Around midnight, the friends retire to their shared room. They brush their teeth and apply expensive lotion for their nightly skin routine. They talk about their future as they crawl into bed. They tell each other secrets and get teary-eyed over how bittersweet it is to be an adult.
After their road trip, the two share memes with each other on Instagram. They go to dinner in the city. Talk about local fertility options. One day, Kay tells Gill-Man hey, I think there’s this cool guy you shouldmeet.
She introduces him to me.
He’s, of course, my type – beautiful, mysterious, complicated. On our first date, we go to this cute coffee shop with a piano in the corner. A kid bangs on the keys in an annoying way, but neither of us notice. We’re too busy talking about the new art house film starring our mutual friend Kay. She started to take on much more daring roles after they became friends. Her most recent performance has garnered award buzz.
My other friends tell me, butthe creature’s home is the water and yours is the sky.
I tell them the creature has a name — it’s Gill-Man.
I set out to learn how to breathe underwater, but it comes naturally to me. Turns out, I could always do it, had been doing it without even knowing I could.
The first summer rain comes. I use its mud and the sticks from my failed relationships to make us a house. I grill seaweed on the barbeque. When Gill-Man gets there, I rub his flippers while he laughs at my jokes. He tells me I’m beautiful. I tell him he is, too.
The future comes. Our stick home withstands the waves. The hurricanes. And whatever else comes our way. Our love is ours. That’s all we ever wanted it to be.
Even without air conditioning, I sleep peacefully through the night. I wake up early to feel the spring’s magic before we leave. As I wait for Eleanor to change into her bathing suit, I flip through our room’s guestbook.
People traveled from all over the country to stay here. They’ve visited for family reunions, birthdays, and our first night away in 12 years. They make notes about the fireflies at dusk, the great food, and trying whoopie in the single bed, moved over to the queen. They describe the springs as a sanctuary and the lodge a true step back in time.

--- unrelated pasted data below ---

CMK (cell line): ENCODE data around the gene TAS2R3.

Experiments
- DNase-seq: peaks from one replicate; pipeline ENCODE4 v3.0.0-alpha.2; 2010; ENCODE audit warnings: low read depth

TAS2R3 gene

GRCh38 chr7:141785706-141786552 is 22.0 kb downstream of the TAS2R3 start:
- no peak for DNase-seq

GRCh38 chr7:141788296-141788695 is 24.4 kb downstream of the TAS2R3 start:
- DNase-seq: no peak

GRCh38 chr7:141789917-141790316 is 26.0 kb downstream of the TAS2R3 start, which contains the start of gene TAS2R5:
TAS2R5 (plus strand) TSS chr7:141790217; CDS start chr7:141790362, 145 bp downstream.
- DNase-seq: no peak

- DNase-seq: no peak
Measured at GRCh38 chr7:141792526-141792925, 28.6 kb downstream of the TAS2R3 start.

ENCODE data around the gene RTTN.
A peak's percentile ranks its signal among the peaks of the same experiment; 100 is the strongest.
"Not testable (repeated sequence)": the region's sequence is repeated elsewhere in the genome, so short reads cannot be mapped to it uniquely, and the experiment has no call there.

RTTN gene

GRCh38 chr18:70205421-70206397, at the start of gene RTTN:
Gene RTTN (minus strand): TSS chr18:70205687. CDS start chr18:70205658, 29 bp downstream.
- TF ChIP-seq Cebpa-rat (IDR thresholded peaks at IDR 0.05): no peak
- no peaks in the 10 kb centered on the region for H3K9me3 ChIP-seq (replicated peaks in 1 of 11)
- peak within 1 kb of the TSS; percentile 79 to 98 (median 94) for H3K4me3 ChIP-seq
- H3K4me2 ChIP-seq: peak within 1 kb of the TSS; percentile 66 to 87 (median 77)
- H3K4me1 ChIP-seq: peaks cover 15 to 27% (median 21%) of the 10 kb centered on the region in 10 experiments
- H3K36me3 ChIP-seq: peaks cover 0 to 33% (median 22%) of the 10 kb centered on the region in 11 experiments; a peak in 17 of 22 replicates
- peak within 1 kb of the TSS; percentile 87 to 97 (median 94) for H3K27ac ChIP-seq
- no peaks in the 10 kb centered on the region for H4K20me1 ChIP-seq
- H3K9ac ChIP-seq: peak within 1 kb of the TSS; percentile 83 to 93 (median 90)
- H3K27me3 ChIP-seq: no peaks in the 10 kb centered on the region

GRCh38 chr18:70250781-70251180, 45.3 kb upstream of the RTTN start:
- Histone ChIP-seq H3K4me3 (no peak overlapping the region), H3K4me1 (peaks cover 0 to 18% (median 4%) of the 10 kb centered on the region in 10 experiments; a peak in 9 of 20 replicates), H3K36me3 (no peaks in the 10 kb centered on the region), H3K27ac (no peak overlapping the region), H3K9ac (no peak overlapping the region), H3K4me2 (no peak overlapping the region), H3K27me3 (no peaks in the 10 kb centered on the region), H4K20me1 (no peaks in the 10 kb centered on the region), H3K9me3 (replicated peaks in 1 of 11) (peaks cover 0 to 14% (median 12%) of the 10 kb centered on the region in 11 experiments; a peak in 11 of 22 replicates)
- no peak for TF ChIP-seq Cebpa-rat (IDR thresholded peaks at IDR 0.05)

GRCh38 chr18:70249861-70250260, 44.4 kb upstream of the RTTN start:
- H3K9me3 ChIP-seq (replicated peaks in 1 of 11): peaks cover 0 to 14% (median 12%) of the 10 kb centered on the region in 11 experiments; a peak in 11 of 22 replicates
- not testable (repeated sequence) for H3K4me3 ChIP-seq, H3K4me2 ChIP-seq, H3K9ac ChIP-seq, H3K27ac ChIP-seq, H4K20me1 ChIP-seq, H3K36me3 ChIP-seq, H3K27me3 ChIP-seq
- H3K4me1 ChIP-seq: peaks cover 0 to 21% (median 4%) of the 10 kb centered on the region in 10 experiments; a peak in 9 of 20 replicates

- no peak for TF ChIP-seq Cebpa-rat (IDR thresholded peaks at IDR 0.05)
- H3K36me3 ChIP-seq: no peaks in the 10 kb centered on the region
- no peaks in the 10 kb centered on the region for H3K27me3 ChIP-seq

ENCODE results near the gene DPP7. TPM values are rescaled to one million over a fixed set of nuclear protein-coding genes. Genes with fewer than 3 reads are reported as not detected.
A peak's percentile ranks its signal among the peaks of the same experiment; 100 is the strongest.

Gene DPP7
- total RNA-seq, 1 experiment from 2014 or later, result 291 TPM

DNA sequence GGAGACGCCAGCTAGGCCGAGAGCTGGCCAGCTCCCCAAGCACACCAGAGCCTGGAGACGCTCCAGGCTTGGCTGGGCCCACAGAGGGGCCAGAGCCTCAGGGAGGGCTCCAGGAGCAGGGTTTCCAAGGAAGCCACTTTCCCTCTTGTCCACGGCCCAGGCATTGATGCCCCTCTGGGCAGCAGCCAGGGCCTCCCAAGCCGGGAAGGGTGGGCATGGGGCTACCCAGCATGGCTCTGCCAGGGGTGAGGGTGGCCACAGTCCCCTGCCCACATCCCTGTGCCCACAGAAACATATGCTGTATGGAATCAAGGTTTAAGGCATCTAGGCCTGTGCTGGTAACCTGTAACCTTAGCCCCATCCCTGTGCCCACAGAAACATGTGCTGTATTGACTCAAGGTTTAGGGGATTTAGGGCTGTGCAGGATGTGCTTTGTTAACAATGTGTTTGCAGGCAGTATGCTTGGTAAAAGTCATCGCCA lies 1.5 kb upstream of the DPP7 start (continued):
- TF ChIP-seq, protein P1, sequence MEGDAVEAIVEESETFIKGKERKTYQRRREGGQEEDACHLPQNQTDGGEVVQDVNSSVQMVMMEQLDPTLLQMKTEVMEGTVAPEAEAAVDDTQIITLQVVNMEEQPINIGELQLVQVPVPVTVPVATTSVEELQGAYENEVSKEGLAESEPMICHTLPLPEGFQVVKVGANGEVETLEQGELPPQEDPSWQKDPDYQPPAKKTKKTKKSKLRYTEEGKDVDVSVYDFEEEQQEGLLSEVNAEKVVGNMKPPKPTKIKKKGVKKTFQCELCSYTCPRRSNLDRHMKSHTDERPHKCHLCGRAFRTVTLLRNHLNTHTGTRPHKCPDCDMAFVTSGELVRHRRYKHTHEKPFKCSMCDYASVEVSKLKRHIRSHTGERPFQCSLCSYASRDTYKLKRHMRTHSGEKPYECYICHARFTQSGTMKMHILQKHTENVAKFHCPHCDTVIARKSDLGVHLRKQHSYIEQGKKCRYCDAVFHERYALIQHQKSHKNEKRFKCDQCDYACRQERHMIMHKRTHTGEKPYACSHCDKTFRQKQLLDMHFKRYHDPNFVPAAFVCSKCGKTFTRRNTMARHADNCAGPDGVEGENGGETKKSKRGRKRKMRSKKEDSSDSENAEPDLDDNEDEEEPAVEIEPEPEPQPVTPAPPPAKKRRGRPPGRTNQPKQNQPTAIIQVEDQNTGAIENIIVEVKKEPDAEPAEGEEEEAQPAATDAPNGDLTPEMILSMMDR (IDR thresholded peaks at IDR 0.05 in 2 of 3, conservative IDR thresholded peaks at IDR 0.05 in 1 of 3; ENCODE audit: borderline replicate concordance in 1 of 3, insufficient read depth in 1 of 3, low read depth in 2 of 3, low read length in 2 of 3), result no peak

A guest writes may the peace I received in this room and lodge be past to the next guest.
A phone call interrupts my peaceful trip through the pages of other people’s travels. My friend wants to ask my advice on something. I excitedly tell him about my trip, about the creature.
“I’m staying at the place they shot Creature from the Black Lagoon,” I say.
“They filmed that in New Port Richey,” he responds.
I’m positive he must be wrong. I’ve been repeatedly told the movie was filmed here. But his confident and quick reply makes me question everything I know. While he says something else, I search the lodge’s website on my phone. It says parts of the film were shot at the springs as well as other parts of the state. It doesn’t say anything about New Port Richey, so I can’t refute his claim. I tell him I’ll call you later.
Eleanor and I check out of our room and make our way to the gift shop, which also has an ice cream parlor with a 70-foot marble countertop. I tear through the shop with a mission. I plan to spend more money than I should on Gill-Man swag. By this point, I’m probably way too caught up in the creature and all its metaphors – about queerness, about climate change, about things Florida doesn’t want us to discuss.
The gift shop lets me down. In it, the creature doesn’t really exist. There aren’t any t-shirts or magnets or coffee mugs. I only find one piece of creature merchandise for sale: a horribly printed movie poster.
The lack of Gill-Man things I can buy makes me sad.
I get the horror icon might be a bad way to market their hotel, but it’s like they don’t think anyone would want to take him home.
I march up to the marble countertop to talk to a teenage-looking employee. I ask him about the Creature from the Black Lagoon lore. He tells me there’s a life-sized statue of Gill-Man tucked away in a building near the gift shop. We’ll have to go out of our way to look for him, but he’ll be there if we do.
Eleanor and I nearly sprint to him. We find ourselves in a little room with information about the spring’s water. It doesn’t look like Gill-Man would live here, but there he is. He’s standing, life-sized, in a corner like he belongs here – like he’s always belonged here.
The creature reaches his beautiful claws toward us. We gladly do the same.